A recent study revealed that the right whale populations from New Zealand's main islands and the sub-Antarctic islands interbreed, though it is still unknown whether the two stock originally came from a single population. Feeding areas in pelagic waters are unclear while congregations have been confirmed along the southern edge of the Chatham Rise.
Some Australian ranges are located close to the ranges of New Zealand groups (Norfolk Island, Macquarie Island). It is unclear whether whales historically or currently from these Australian ranges once originated in New Zealand groups.
In oceanic islands and offshore waters other than the above-mentioned areas, very little about the presence and recovery status of southern right whales is known. Right whales' historical ranges were much greater than today; during the whaling era of the 19th century whales were known to occur in lower latitude areas such as around the Pacific Islands, off the Gilbert Islands (nowadays Kiribati), and also to frequent lower latitudes of the central Indian Ocean.
It is unclear whether right whales have been historically or currently distributed among parts of hemisphere lacking great land masses and reached far more pelagic islands such as Alejandro Selkirk and Robinson Crusoe Islands, Hanga Roa, Pitcairn, Galapagos Islands, and the Easter Island.
Populations among sub-Antarctic islands in the Scotia Sea such as South Georgia and the South Sandwich Islands and Falkland Islands were severely damaged and show slower recoveries today. Antarctic distributions are difficult to establish due to low levels of sightings around oceanic islands in these areas, including Elephant Island.[a]
Historically, there were known to be populations which summered in the Crozet Islands and the Kerguelen Islands, and migrated to La Roche Godon and Île Saint-Paul, Île Amsterdam, and the Central Indian Ocean. They may be distinct from the population of whales seen on Mozambique coasts. Repopulation of whales among these areas of the Indian Ocean is likely to be happening at even lower rates than in other areas. Sightings have been fewer in modern periods among Crozet, Réunion, Mauritius, Marion Islands, Île Amsterdam, and Kerguelen.
Killings of these whales have been recorded on central Indian Ocean near the equator, especially around the area between Diego Garcia, Egmont Islands, and the Great Chagos Bank in the west, and the Cocos (Keeling) Islands in the east. The range of whales in the Indian Ocean is comparable to the range of some other populations around South America, Africa, and the South Pacific islands including Kiribati, the northernmost reach of all the populations known today.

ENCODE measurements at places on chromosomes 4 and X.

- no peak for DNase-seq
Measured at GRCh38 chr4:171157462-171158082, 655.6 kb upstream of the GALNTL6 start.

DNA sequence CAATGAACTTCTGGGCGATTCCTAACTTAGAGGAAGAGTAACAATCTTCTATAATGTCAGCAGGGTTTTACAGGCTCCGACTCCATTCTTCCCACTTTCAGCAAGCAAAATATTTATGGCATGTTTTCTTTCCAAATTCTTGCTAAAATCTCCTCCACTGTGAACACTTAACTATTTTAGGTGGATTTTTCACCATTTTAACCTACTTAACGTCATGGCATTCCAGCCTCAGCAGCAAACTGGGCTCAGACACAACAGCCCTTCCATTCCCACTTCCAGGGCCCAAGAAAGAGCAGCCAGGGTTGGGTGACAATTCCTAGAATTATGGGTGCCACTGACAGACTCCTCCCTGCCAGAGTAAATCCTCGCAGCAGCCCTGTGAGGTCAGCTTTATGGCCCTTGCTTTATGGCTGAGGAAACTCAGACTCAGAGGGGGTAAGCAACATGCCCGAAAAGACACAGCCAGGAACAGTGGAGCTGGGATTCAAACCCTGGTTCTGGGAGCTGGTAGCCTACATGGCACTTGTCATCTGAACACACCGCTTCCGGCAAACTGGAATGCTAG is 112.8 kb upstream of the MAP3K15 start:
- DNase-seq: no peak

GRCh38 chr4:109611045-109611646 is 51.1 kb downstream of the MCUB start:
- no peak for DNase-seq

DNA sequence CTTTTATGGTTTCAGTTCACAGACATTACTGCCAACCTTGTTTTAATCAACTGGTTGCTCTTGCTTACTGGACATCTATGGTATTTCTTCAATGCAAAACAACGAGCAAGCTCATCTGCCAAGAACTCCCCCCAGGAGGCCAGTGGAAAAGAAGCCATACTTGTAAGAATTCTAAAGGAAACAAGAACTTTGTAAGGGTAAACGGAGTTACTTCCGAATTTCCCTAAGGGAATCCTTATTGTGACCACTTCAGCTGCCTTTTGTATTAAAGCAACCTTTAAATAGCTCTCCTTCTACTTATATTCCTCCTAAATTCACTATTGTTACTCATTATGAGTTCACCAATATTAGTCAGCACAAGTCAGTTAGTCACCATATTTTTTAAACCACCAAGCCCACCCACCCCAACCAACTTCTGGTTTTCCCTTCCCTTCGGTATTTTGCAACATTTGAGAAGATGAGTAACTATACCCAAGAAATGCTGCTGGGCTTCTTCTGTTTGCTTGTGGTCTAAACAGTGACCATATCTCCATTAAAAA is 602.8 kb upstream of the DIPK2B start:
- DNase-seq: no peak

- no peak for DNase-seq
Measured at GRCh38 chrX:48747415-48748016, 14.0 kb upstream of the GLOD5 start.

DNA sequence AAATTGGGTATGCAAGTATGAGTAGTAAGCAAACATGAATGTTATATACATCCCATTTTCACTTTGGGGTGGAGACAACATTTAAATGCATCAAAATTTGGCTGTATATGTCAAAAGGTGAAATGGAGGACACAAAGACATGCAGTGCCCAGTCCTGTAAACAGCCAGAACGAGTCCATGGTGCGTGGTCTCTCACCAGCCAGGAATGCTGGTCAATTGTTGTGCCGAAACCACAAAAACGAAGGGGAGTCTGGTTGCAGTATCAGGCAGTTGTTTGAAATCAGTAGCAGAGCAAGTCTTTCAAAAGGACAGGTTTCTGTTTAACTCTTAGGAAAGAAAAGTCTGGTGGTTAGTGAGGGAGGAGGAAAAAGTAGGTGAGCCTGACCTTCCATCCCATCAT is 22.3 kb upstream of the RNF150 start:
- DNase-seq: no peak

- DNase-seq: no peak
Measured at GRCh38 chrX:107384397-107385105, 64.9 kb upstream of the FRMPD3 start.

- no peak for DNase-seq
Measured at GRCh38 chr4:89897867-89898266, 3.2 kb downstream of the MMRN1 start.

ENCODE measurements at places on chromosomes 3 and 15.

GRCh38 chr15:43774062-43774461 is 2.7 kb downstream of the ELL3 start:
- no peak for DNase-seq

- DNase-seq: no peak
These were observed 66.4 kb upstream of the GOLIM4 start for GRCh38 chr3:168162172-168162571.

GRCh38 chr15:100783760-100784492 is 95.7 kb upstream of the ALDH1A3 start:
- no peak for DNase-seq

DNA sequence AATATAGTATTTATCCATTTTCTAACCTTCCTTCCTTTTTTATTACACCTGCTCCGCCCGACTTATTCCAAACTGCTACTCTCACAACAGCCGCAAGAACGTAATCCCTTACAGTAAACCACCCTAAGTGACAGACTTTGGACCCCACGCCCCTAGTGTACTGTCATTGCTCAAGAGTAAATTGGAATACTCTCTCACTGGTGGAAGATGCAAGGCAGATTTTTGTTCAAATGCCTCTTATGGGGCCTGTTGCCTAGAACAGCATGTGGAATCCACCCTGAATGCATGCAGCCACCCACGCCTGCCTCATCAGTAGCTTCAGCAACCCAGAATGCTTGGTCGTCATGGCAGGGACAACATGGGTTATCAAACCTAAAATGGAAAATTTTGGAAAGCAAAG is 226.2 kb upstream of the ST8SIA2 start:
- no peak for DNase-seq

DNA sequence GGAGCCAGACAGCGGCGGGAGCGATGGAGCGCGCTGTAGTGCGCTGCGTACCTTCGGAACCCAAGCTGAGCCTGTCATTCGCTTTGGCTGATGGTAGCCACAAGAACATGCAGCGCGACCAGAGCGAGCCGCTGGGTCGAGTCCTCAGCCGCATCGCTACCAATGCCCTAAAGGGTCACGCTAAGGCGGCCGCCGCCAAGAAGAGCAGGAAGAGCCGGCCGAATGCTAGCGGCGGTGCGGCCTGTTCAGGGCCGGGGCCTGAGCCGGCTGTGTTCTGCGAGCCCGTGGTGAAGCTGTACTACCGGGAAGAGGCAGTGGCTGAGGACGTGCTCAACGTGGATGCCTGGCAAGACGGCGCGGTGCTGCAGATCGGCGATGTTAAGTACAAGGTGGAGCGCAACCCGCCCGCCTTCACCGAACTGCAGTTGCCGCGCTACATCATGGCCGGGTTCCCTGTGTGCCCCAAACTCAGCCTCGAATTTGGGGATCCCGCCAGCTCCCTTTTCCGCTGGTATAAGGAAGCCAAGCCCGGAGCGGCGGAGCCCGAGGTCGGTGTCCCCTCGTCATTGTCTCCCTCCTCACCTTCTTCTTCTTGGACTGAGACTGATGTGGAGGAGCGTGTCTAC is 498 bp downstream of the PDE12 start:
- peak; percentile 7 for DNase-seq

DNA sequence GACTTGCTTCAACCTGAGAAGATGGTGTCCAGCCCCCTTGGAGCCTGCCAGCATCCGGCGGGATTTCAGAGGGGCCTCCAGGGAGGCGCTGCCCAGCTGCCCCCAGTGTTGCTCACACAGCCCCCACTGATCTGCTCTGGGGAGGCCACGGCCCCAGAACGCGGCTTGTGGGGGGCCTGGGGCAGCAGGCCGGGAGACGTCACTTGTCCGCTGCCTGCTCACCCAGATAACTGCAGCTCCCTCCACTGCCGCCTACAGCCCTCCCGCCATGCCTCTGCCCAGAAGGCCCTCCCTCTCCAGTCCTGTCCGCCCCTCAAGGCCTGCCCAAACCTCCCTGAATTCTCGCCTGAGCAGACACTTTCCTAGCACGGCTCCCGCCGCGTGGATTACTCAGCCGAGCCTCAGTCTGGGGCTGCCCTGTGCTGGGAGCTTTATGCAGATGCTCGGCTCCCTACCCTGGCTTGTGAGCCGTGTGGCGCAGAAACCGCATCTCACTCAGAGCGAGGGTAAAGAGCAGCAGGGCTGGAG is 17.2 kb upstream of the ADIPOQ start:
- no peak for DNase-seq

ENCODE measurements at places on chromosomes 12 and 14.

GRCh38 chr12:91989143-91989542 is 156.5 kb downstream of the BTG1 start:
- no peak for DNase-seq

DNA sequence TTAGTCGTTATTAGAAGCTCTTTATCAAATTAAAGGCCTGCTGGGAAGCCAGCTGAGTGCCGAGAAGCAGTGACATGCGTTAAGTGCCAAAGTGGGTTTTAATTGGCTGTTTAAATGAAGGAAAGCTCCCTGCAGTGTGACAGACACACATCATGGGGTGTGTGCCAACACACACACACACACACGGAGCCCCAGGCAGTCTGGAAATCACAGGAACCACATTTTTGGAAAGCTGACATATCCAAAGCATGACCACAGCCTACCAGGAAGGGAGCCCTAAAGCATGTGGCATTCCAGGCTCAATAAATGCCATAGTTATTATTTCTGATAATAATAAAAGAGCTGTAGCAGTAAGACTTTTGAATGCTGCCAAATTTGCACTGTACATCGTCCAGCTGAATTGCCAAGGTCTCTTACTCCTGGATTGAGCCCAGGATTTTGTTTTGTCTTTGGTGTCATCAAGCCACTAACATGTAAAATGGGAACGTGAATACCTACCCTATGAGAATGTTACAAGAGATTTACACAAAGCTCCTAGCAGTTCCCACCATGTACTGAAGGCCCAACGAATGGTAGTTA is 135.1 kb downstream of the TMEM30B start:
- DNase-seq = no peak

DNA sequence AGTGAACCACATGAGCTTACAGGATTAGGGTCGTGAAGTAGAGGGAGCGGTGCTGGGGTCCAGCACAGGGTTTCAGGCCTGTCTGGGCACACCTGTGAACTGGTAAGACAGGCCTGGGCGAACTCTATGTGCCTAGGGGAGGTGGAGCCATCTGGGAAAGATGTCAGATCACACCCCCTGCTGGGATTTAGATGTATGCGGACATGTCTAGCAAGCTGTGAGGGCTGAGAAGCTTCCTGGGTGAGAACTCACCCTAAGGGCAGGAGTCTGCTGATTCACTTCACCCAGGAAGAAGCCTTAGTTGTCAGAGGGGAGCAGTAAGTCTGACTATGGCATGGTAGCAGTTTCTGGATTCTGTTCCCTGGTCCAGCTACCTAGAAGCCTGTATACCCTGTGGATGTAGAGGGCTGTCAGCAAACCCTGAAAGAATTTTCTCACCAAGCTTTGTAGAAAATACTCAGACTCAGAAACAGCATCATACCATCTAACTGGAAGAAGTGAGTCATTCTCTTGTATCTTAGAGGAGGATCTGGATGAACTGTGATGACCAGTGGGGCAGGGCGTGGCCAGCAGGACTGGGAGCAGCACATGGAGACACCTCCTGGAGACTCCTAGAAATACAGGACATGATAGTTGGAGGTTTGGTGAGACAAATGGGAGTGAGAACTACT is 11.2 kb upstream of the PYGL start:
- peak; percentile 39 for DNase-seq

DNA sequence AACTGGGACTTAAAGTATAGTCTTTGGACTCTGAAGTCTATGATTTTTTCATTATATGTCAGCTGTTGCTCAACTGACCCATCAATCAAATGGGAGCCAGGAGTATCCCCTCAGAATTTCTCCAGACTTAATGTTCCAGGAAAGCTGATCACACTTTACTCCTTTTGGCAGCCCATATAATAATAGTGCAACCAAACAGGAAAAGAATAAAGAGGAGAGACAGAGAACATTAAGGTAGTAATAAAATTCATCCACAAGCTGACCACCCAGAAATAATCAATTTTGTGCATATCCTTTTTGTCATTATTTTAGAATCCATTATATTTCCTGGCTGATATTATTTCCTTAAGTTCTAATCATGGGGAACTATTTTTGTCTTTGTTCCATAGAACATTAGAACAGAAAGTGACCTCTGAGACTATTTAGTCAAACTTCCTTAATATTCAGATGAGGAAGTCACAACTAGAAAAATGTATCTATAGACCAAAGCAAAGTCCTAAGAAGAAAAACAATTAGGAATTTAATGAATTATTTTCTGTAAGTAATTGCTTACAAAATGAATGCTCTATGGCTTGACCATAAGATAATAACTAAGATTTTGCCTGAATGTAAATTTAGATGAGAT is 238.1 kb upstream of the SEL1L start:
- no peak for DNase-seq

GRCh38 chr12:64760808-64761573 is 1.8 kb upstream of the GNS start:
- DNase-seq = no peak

By 1750 the North Atlantic right whale was as good as extinct for commercial purposes, and the American whalers moved into the South Atlantic before the end of the 18th century. The southmost Brazilian whaling station was established in 1796, in Imbituba. Over the next one hundred years, American whaling spread into the Southern and Pacific Oceans, where the American fleet was joined by fleets from several European nations.
The southern right whale had been coming to Australian and New Zealand waters in large numbers before the 19th century, but was extensively hunted from 1800–1850. Hunting gradually declined with the whale population and then all but ended in coastal waters in Australasia. The beginning of the 20th century brought industrial whaling, and the catch grew rapidly. By 1937, according to whalers' records, 38,000 were harpooned in the South Atlantic, 39,000 in the South Pacific, and 1,300 in the Indian Ocean. Given the incompleteness of these records, the total take was somewhat higher.
As it became clear that the population was nearly depleted, the harpooning of right whales was banned in 1937. The ban was largely successful, although some illegal whaling continued for several decades. Madeira took its last two right whales in 1968. Illegal whaling continued off the coast of Brazil for years, and the Imbituba station processed right whales until 1973. The USSR admitted to taking illegally over 3,300 during the 1950s and 1960s, although it only reported taking 4.